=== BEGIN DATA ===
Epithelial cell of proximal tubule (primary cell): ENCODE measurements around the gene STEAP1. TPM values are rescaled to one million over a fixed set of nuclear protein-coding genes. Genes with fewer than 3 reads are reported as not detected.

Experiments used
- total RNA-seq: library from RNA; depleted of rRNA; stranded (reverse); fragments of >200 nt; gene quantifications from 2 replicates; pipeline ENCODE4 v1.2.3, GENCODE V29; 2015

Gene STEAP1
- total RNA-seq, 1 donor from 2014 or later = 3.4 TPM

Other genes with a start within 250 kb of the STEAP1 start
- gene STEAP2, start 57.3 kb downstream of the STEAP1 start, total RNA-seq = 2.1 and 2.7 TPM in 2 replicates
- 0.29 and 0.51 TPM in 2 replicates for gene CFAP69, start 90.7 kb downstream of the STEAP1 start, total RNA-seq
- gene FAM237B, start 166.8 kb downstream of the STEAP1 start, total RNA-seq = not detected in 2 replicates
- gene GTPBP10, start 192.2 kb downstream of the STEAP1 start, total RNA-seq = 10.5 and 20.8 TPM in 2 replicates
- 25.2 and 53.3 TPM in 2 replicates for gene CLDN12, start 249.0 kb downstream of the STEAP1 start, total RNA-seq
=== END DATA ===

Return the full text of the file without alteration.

Epithelial cell of proximal tubule (primary cell): ENCODE measurements around the gene STEAP1. TPM values are rescaled to one million over a fixed set of nuclear protein-coding genes. Genes with fewer than 3 reads are reported as not detected.

Experiments used
- total RNA-seq: library from RNA; depleted of rRNA; stranded (reverse); fragments of >200 nt; gene quantifications from 2 replicates; pipeline ENCODE4 v1.2.3, GENCODE V29; 2015

Gene STEAP1
- total RNA-seq, 1 donor from 2014 or later = 3.4 TPM

Other genes with a start within 250 kb of the STEAP1 start
- gene STEAP2, start 57.3 kb downstream of the STEAP1 start, total RNA-seq = 2.1 and 2.7 TPM in 2 replicates
- 0.29 and 0.51 TPM in 2 replicates for gene CFAP69, start 90.7 kb downstream of the STEAP1 start, total RNA-seq
- gene FAM237B, start 166.8 kb downstream of the STEAP1 start, total RNA-seq = not detected in 2 replicates
- gene GTPBP10, start 192.2 kb downstream of the STEAP1 start, total RNA-seq = 10.5 and 20.8 TPM in 2 replicates
- 25.2 and 53.3 TPM in 2 replicates for gene CLDN12, start 249.0 kb downstream of the STEAP1 start, total RNA-seq